By The Secret Traveller
It’s pretty much a rite of passage now, the big stint overseas. Whether you do it after school, or after uni, or during a quarter- or mid-life crisis, the act of spending a year or two living and working in another country is something most Australians want to get involved with.
Maybe you’ll go to London and pull pints. Maybe you’ll go to Canada and run ski-lifts. Maybe you’ll go to Africa and do aid work or South-East Asia and just bum around.
Whatever you decide, there are certain things that a long stint overseas will inevitably teach you.
You think it’s a nightmare lining up to get your drivers license renewed in Australia? Then try taking care of any governmental task in another country. Even just posting a letter somewhere like Italy takes the patience and diplomacy of the Pope. It turns out Australia actually has most things – dealing with medical bills, renewing licenses, posting things – pretty well streamlined compared to everyone else.
Maybe you’re in some crappy London apartment that you’re sharing with 15 South Africans and a Kiwi. Maybe you’re volunteering in a backwoods town in rural Thailand. Maybe you’re slumming it in an apartment with no heating in East Berlin. Wherever it is, you’ll find that you can put up with just about anything, and live just about anywhere, for a year. Then you’ll need to move.
In cities like London and New York, Australian workers are valued for their strong work ethic, which might sound surprising until you see the way everyone else approaches their job (dude, another smoke break?). Australians are pretty conscientious, all things considered, which means they’ll always be in demand for work.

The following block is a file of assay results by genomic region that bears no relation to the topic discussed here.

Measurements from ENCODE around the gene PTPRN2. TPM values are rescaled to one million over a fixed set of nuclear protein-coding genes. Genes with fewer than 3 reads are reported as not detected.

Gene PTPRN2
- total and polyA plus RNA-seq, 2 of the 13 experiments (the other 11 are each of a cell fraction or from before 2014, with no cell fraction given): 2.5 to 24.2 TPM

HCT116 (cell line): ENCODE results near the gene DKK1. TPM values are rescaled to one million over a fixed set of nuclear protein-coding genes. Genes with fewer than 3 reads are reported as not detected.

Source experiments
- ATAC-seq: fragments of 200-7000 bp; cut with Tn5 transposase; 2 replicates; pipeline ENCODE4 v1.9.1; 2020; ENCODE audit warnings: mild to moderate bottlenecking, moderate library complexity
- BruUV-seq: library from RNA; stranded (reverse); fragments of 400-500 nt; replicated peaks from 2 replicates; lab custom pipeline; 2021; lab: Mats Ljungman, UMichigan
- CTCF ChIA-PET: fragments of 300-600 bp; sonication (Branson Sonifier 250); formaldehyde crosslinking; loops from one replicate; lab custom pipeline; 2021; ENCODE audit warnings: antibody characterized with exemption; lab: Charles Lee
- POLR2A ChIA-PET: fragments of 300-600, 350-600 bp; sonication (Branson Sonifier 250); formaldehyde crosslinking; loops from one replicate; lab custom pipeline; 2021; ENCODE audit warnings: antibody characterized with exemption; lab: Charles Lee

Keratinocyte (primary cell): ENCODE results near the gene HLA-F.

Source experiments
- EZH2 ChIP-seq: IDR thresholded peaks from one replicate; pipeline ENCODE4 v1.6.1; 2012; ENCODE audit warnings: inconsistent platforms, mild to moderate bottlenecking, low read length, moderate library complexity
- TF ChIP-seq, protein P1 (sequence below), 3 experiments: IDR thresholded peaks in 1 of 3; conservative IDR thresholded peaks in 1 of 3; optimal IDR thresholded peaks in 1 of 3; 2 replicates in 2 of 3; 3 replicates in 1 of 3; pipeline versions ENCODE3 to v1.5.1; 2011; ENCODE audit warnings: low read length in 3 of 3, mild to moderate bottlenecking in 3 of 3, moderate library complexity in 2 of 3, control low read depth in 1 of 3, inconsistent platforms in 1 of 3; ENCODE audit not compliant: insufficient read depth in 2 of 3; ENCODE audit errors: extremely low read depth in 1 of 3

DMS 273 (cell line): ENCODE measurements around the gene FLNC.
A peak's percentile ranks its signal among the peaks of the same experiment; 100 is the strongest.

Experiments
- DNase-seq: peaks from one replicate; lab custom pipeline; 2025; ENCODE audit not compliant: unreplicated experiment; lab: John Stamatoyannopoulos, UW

Of all the bureaucratic nightmares you’ll have to deal with while setting yourself up in another country, surely one of the most difficult is opening a bank account. After all, if you don’t have an address to prove your identity, you can’t start an account. But you can’t get your name on the lease of a property unless you can pay the rent – through your bank account. Getting around this is a serious pain.
While you probably decided to live in a place to get to know the locals, the friends you end up holding most dear will inevitably be other expats. These people will be the friendliest, most fun bunch you’ll ever meet, a group in which everyone is up for a good time pretty much every night of the week. Expats suffer serious “Peter Pan syndrome” – get on board with them. It’s a lot of fun.
The first few weeks working in another country will be a real buzz, where everything is new and different and exciting. After a while though, work just becomes work. You clock on and you clock off. You get what’s needed done, and then you get out of there to do the things you really travelled for. That’s just the way it is.
Being an expat, you’ll have to constantly deal with the expectation that you’re only ever one or two weeks away from quitting your job and hitting the road. Bosses will be reticent to promote you. Colleagues will be careful with befriending you. And rightly so, because you’re there for a good time – not a long time.
You might have racked up some great career experience in Australia, working in highly paid jobs for some of the biggest companies around, but as soon as you leave these fair shores you’ll realise that that really doesn’t count for much at all. If you don’t know anyone in your new city, or you haven’t worked for a big multi-national company, then you’ll probably be starting from square one.
Prepare your liver for a serious beating, because if there’s one certainty about expat life, it’s that you’re going to be drinking a lot. Doesn’t matter if it’s a weekend or a school night, there will inevitably be a bunch of friendly people meeting up at a pub or restaurant somewhere for booze and good times. Embrace it.
You’ll take a lot of knocks when you head overseas to find work. You’ll struggle to find a place to live, struggle to get a job, have issues opening a bank account, have to battle over visas and take a while to make friends. But the good news is that you’ll get through it, and it will all be worth it.
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